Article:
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Discussion Starter #1
My 2005 Element 4wd EX with MT- key will not turn in the ignition. The ignition lock seems to be broken as the key works fine in all the locks. I have tried all different kinds of lubes in the ignition and nothing helps. The only Honda dealer anywhere near me want almost $700 to replace the ignition switch and key. This after I pay over $300 to have it towed to them as I live in a very rural area. No local mechanics can do the work as Honda will not release codes for reprogramming keys so even if you buy a used ignition for $40 instead of $400, you cannot get the car to start without the Honda dealer.

I need the car and don't have the money for the repair right now. Even worse I need to move the car asap as it is stuck in a high theft area.

I have read that a few people with similar issues have been able to open the steering column and start the car with a screwdriver as long as the key is in the ignition. Can anyone describe to me how to do this please?
 

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1st - are you sure your steering wheel isn't just locked? if you've never had this happen accidentally (usually by trying to turn the wheel with the key removed), it feels like a malfunction b/c neither the wheel nor the key want to budge (hell, i nearly had a car towed when this 1st happened to me years ago until my dad smacked some sense into me :D )

Basically, did you try pulling the wheel in one direction or the other, to see if the ignition comes 'unstuck'? Turn the wheel (hard) and gently try turning the key...


2nd - if that's not the case, there are certainly non-honda dealers that can cut and program a honda key. i had mine done by a mobile auto locksmith who had the device to program a new key to the car via the OBDII port. This cost around $80. You may want to call around and see if someone services your area (i'd be very surprised if there isn't one). And if this is the case, you can replace the ignition yourself, no?
 

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Discussion Starter #3
Thanks but it is not the steering wheel locked. I have had that happen many times. This is completely different and I can move the steering wheel.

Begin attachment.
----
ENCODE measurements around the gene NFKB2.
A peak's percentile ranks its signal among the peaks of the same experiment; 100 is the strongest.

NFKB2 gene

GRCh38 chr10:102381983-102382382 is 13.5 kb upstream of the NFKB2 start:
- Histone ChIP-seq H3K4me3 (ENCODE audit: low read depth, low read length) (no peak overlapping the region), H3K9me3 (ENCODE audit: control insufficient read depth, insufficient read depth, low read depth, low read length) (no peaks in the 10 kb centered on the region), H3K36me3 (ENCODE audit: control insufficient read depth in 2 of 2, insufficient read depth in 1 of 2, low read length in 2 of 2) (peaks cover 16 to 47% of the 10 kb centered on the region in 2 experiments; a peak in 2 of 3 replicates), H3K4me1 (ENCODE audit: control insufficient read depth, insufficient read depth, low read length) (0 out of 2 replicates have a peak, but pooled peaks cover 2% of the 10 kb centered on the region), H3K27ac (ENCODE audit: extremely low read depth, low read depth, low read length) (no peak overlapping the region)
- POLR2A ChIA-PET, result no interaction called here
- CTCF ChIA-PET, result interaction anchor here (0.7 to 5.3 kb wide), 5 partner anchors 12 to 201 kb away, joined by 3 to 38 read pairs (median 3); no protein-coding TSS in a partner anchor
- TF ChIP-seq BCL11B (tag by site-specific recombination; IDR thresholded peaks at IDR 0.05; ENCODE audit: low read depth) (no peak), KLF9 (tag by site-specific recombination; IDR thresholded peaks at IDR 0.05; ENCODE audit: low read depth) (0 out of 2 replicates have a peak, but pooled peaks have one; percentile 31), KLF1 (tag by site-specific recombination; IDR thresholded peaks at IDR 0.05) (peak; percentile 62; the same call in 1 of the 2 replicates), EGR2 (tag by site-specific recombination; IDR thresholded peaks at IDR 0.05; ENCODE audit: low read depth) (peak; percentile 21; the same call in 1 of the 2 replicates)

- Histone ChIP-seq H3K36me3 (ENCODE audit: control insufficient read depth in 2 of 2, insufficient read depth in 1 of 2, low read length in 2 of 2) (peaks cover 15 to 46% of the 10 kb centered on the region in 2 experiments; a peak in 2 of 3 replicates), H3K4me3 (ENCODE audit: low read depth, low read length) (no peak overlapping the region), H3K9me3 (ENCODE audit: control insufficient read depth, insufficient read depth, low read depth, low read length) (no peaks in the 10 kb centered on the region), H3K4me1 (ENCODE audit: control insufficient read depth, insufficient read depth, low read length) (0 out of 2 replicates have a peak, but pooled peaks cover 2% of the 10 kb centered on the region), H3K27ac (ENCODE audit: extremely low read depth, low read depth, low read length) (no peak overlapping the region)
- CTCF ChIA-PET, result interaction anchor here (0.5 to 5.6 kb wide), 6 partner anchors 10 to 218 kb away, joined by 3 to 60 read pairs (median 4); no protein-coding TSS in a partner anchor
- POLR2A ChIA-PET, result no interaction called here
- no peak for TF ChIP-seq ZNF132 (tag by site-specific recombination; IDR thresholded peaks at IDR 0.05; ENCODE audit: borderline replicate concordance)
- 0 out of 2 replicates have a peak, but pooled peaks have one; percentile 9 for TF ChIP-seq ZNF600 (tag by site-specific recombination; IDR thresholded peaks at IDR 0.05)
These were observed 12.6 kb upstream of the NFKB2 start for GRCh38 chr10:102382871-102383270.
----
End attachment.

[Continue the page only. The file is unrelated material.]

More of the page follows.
And as far as they key, the key is not the problem, the ignition lock is broken. The key works perfectly fine in every other lock on the car, just not the ignition. A week prior to this happening it became very difficult to even get the key in the ignition.

All I'm wondering is if anyone can give me directions on how to start the car with a screwdriver (open up the steering column, etc) so I can move the car.
Thanks.
 

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All I'm wondering is if anyone can give me directions on how to start the car with a screwdriver (open up the steering column, etc) so I can move the car.
Thanks.
If we told you that (assuming we know how) then every Element out there would be in jeopardy of being stolen. Is there a locksmith near you that you can call?
 

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Discussion Starter #5
The method I am talking about requires that the key still be in the ignition so no, you could not steal an element this way. The car will not start without the key in the ignition period. Honda has made sure of that.
However, it can start without turning the key if you have a screwdriver. Two posters from old threads have done it... Since I am unable to turn the key I am just wondering if anyone who has done it can tell me how to do the screwdriver method.

And I have contacted every locksmith in my rural area (2 total) and they do not work on honda ignitions specifically because only honda can reprogram a new ignition and key to start the car.

This is a really ridiculous situation that Honda has put us all in frankly; just imagine you are on a trip and the closest Honda dealer is 500 miles from you and all of a sudden your ignition key won't turn and the only solution is to have your car towed 500 miles to the dealer. It happens a lot (judging from all the posts on the internet about it) so be prepared for it- it should probably be a recall.
 

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Try this thread.

I personally have not any need for any of the information contained in that thread so I cannot vouch for any of it, but a few posts do mention the Element's ignition lock. You might find something useful in it.

Best of luck.